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*he had proved, that God was the Cause of all things, and the creatures nothing more than his instruments. If, however, his prejudice had not hindered him, he must have perceived that, if this be true, then the Divine Being, whenever "he has punished mankind for their fins, must have punished them not for what they did, but for what he did himself by their instrument
ality. If, moreover, . he punished them : not with any view to their benefit, but to satisfy his wrath and vengeance* on creatures who were nothing more than bis instruments; -what must be our idea of such a Deity? An idea which I am unwilling to express. But if such a Deity there were (as happily there is not) we should be constrained to think him not the best, but the worst being in the universe.
Mr. Cowper seems not to have tasted merely, but to have drank deep of the
* Jeremiah ch. v. 9. God is represented as say. ing, “Shall not my soul be avenged?" 6
scriptural spring. He would otherwise never have been qualified to furnish us with the above cited description so exquisitely horrible. Yet after all, with no better a religion, one is glad to find a man so truly good as Mr. Cowper undoubtedly was. However, it is but justice to acknowledge (retaining the metaphor) that the scripture is a fountain which 'sends forth not bitter water only, but sweet. From the scripture Mr. Cowper derived the shocking and blasphemous representation which he has given us of the Divinity, who is, likewise, there characterized as the benevolent parent of the prodigal fon.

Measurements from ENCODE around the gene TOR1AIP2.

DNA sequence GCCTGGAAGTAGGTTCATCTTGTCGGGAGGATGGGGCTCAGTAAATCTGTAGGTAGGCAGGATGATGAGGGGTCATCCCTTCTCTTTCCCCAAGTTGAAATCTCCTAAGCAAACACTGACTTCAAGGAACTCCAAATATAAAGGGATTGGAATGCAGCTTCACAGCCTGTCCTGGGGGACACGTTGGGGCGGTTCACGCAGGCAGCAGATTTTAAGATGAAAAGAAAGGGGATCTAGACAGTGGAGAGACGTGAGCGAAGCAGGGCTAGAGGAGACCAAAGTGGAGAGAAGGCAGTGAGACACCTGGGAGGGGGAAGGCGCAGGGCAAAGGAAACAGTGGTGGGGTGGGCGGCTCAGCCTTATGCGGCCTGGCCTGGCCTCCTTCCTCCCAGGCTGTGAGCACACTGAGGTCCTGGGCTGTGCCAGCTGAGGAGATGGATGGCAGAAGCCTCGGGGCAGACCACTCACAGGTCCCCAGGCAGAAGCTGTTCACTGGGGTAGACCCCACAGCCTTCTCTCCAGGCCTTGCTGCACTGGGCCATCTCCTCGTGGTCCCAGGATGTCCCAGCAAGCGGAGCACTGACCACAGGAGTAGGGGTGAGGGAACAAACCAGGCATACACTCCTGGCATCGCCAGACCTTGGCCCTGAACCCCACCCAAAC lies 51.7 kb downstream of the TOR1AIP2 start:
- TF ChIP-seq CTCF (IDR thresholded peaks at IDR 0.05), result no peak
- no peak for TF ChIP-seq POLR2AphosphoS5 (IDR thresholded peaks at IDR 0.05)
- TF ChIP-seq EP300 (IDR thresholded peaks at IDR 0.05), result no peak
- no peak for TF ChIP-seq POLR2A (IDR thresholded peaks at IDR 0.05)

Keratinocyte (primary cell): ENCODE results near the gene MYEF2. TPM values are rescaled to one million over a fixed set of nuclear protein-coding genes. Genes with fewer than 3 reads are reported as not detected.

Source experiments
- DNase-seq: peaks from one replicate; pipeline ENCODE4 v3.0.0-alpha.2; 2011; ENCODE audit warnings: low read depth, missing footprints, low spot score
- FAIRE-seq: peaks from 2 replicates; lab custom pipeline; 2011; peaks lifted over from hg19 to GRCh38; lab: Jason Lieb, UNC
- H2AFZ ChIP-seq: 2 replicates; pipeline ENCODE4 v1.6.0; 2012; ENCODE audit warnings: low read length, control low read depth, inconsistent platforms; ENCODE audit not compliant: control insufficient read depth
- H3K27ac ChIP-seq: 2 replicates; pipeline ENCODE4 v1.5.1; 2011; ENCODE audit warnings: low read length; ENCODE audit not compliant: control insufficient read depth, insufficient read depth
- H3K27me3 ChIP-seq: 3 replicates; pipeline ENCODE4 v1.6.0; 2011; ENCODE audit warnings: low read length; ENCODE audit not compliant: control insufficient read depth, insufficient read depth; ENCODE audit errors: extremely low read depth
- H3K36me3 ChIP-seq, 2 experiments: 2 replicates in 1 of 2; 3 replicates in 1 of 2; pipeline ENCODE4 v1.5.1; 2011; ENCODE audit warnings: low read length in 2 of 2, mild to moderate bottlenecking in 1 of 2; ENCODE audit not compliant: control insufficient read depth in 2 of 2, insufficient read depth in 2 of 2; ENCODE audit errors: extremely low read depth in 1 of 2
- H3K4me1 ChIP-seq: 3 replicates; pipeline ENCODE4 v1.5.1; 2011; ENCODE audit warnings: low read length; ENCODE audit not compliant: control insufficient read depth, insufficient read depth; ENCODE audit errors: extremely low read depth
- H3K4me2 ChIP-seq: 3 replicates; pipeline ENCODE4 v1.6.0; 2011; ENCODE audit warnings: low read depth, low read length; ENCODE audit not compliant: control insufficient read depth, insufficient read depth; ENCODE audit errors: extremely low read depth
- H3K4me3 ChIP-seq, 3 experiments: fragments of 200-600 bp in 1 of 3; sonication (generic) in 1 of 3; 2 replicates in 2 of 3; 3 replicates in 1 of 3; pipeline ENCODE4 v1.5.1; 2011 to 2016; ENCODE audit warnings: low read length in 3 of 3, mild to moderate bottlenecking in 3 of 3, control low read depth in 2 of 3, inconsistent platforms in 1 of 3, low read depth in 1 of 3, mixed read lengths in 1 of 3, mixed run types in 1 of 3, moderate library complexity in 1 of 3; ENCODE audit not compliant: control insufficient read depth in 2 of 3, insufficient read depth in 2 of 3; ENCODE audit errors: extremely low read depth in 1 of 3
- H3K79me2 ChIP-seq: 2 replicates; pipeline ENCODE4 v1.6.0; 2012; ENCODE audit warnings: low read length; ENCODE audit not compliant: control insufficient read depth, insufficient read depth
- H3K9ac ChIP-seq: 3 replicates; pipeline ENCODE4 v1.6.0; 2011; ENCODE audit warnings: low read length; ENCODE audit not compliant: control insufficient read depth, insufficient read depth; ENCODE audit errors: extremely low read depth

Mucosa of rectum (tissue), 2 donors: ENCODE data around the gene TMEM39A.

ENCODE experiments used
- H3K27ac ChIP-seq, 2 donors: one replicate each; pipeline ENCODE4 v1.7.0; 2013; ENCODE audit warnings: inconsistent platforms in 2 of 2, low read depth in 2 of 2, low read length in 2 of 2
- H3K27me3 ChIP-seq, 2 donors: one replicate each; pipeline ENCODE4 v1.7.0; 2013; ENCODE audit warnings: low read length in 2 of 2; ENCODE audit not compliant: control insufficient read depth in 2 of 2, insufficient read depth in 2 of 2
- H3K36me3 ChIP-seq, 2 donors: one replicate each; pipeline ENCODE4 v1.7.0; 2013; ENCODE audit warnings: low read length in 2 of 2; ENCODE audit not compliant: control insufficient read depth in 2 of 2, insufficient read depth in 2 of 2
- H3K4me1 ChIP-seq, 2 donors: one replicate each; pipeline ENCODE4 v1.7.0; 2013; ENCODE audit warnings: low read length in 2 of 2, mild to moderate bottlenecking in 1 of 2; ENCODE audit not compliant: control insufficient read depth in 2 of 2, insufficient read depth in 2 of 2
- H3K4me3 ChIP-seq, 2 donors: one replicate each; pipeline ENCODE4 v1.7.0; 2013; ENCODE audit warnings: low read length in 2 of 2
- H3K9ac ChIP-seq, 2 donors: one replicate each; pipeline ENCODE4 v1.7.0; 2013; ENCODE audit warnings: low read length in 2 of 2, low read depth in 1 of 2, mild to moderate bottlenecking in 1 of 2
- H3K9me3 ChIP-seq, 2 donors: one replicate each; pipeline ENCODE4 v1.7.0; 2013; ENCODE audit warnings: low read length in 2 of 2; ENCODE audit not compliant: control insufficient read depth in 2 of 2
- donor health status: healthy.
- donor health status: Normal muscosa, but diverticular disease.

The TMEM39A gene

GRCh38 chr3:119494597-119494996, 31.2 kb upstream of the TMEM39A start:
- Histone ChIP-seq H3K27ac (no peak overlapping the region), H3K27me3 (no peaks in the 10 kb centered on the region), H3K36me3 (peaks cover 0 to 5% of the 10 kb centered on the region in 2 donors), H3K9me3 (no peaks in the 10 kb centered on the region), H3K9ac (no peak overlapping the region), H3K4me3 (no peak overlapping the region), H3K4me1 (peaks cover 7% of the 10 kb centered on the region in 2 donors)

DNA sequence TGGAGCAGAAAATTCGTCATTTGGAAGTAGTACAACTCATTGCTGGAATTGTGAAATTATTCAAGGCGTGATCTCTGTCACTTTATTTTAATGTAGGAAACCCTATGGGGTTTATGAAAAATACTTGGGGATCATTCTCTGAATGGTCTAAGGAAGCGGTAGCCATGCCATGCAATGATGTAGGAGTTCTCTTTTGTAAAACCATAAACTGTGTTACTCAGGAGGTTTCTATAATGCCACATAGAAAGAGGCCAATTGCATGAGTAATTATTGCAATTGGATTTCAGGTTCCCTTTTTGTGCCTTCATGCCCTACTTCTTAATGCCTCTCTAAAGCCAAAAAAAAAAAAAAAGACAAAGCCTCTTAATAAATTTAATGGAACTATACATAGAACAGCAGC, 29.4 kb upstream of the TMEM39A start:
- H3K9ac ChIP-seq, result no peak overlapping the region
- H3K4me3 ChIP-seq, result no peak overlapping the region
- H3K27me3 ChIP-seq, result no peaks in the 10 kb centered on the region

Nevertheless, if men do indeed believe a future state of endless happiness for the eleet, and endless misery for the reprobates, the consideration is so very important and interesting, that it cannot fail to occupy their minds exceedingly; and that consideration must bring with it a character of Deity very different from the character of a benevolent parent.
It is a remarkable fact that a philosophical christian, in a correspondence with me upon the subject of Revelation, conceded not willingly I presume) “ That
the object of christian worship had been
too generally a malignant Deity.” This gentleman, in common, I apprehend, with
every philosophical theist, is convinced agreeably to Mr. Cowper's doctrine, that there is in the universe but one proper Cause of all things. He believes however that that VENERABLE CAUSE, whatever temporary calamities may be admitted into the grand system, operates, according to the dictates of eternal wisdom and benevolence, not partially for the advantage of a few favourites, but for the benefit of the whole creation : thus tasting, as Thomson expresses it, s. The joy of God, to see a HAPPY WORLD."
T. Bepfley, Printer, Bolt Court, Fleet Street, London,